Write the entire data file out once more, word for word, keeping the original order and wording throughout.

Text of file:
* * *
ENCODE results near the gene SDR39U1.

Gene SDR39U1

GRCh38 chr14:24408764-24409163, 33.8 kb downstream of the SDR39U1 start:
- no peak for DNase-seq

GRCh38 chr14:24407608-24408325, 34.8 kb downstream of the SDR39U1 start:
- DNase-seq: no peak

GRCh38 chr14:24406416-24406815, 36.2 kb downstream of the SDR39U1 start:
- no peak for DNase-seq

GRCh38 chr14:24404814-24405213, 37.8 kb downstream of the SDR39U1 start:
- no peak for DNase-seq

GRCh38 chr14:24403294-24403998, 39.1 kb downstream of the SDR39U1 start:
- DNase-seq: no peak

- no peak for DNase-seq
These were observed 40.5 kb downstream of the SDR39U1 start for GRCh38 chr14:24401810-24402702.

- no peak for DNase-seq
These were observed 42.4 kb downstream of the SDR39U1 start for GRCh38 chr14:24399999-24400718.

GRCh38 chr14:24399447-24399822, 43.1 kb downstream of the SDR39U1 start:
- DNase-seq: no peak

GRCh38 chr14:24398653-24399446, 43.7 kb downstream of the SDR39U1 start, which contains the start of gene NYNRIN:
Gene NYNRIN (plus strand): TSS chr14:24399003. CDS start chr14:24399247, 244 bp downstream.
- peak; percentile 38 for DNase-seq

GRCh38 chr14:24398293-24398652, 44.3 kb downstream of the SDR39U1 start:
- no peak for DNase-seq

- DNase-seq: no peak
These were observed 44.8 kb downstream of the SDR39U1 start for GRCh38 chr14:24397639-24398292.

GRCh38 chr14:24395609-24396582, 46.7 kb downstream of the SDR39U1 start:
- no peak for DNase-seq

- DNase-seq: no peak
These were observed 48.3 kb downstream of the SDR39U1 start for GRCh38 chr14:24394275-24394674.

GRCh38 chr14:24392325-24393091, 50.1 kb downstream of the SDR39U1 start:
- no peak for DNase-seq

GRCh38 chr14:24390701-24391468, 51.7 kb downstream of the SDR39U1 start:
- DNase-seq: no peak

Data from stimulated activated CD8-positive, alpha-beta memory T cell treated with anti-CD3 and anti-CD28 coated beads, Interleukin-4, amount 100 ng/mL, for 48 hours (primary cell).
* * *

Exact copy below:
ENCODE results near the gene SDR39U1.

Gene SDR39U1

GRCh38 chr14:24408764-24409163, 33.8 kb downstream of the SDR39U1 start:
- no peak for DNase-seq

GRCh38 chr14:24407608-24408325, 34.8 kb downstream of the SDR39U1 start:
- DNase-seq: no peak

GRCh38 chr14:24406416-24406815, 36.2 kb downstream of the SDR39U1 start:
- no peak for DNase-seq

GRCh38 chr14:24404814-24405213, 37.8 kb downstream of the SDR39U1 start:
- no peak for DNase-seq

GRCh38 chr14:24403294-24403998, 39.1 kb downstream of the SDR39U1 start:
- DNase-seq: no peak

- no peak for DNase-seq
These were observed 40.5 kb downstream of the SDR39U1 start for GRCh38 chr14:24401810-24402702.

- no peak for DNase-seq
These were observed 42.4 kb downstream of the SDR39U1 start for GRCh38 chr14:24399999-24400718.

GRCh38 chr14:24399447-24399822, 43.1 kb downstream of the SDR39U1 start:
- DNase-seq: no peak

GRCh38 chr14:24398653-24399446, 43.7 kb downstream of the SDR39U1 start, which contains the start of gene NYNRIN:
Gene NYNRIN (plus strand): TSS chr14:24399003. CDS start chr14:24399247, 244 bp downstream.
- peak; percentile 38 for DNase-seq

GRCh38 chr14:24398293-24398652, 44.3 kb downstream of the SDR39U1 start:
- no peak for DNase-seq

- DNase-seq: no peak
These were observed 44.8 kb downstream of the SDR39U1 start for GRCh38 chr14:24397639-24398292.

GRCh38 chr14:24395609-24396582, 46.7 kb downstream of the SDR39U1 start:
- no peak for DNase-seq

- DNase-seq: no peak
These were observed 48.3 kb downstream of the SDR39U1 start for GRCh38 chr14:24394275-24394674.

GRCh38 chr14:24392325-24393091, 50.1 kb downstream of the SDR39U1 start:
- no peak for DNase-seq

GRCh38 chr14:24390701-24391468, 51.7 kb downstream of the SDR39U1 start:
- DNase-seq: no peak

Data from stimulated activated CD8-positive, alpha-beta memory T cell treated with anti-CD3 and anti-CD28 coated beads, Interleukin-4, amount 100 ng/mL, for 48 hours (primary cell).